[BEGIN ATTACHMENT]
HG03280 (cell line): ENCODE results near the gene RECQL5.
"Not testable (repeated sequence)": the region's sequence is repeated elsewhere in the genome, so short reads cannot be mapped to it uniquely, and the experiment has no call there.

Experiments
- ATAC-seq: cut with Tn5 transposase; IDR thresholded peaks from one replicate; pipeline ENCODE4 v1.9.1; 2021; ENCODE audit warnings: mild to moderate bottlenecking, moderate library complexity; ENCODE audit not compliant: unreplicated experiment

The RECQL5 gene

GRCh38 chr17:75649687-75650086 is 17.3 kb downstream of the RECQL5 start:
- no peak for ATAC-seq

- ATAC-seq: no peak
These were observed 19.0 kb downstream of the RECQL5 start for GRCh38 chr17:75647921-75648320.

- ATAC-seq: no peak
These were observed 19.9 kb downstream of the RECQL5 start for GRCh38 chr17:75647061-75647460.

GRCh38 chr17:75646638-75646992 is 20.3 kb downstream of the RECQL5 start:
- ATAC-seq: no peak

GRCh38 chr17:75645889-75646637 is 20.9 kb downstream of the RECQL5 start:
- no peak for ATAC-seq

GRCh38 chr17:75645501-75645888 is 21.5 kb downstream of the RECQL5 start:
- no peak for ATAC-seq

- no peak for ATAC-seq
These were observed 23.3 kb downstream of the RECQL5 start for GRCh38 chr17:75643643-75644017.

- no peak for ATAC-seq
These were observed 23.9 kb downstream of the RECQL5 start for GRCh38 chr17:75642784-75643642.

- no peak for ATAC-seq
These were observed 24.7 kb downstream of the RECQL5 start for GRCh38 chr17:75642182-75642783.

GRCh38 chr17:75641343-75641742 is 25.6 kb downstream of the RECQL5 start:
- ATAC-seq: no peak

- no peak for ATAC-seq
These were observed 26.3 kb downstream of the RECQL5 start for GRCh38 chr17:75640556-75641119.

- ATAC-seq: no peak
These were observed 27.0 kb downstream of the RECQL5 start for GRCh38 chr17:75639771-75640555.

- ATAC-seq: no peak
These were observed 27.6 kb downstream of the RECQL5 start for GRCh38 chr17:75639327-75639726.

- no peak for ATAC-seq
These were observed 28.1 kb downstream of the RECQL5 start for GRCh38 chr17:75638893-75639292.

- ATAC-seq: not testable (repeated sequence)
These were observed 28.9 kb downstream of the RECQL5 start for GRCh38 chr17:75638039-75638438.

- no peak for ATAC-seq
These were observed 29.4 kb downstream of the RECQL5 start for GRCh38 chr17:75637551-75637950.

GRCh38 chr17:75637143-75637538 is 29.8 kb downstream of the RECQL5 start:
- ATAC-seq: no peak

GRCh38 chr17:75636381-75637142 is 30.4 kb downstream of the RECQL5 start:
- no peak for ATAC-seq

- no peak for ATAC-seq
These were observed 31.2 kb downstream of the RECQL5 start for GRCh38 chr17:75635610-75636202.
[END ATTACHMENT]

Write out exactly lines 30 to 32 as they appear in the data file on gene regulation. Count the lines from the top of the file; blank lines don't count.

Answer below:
- ATAC-seq: no peak
These were observed 27.6 kb downstream of the RECQL5 start for GRCh38 chr17:75639327-75639726.

- no peak for ATAC-seq